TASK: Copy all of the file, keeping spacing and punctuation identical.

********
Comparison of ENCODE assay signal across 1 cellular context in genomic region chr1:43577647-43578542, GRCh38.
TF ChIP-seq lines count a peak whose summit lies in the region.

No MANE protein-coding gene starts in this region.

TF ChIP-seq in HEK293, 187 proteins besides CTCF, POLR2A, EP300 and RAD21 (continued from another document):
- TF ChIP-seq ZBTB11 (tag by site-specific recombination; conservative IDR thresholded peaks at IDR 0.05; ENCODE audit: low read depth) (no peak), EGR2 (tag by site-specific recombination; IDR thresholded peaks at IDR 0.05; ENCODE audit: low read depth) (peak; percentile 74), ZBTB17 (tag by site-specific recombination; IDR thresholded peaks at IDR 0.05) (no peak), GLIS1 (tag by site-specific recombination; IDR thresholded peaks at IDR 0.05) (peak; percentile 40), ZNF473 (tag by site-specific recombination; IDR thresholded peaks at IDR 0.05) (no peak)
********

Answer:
Comparison of ENCODE assay signal across 1 cellular context in genomic region chr1:43577647-43578542, GRCh38.
TF ChIP-seq lines count a peak whose summit lies in the region.

No MANE protein-coding gene starts in this region.

TF ChIP-seq in HEK293, 187 proteins besides CTCF, POLR2A, EP300 and RAD21 (continued from another document):
- TF ChIP-seq ZBTB11 (tag by site-specific recombination; conservative IDR thresholded peaks at IDR 0.05; ENCODE audit: low read depth) (no peak), EGR2 (tag by site-specific recombination; IDR thresholded peaks at IDR 0.05; ENCODE audit: low read depth) (peak; percentile 74), ZBTB17 (tag by site-specific recombination; IDR thresholded peaks at IDR 0.05) (no peak), GLIS1 (tag by site-specific recombination; IDR thresholded peaks at IDR 0.05) (peak; percentile 40), ZNF473 (tag by site-specific recombination; IDR thresholded peaks at IDR 0.05) (no peak)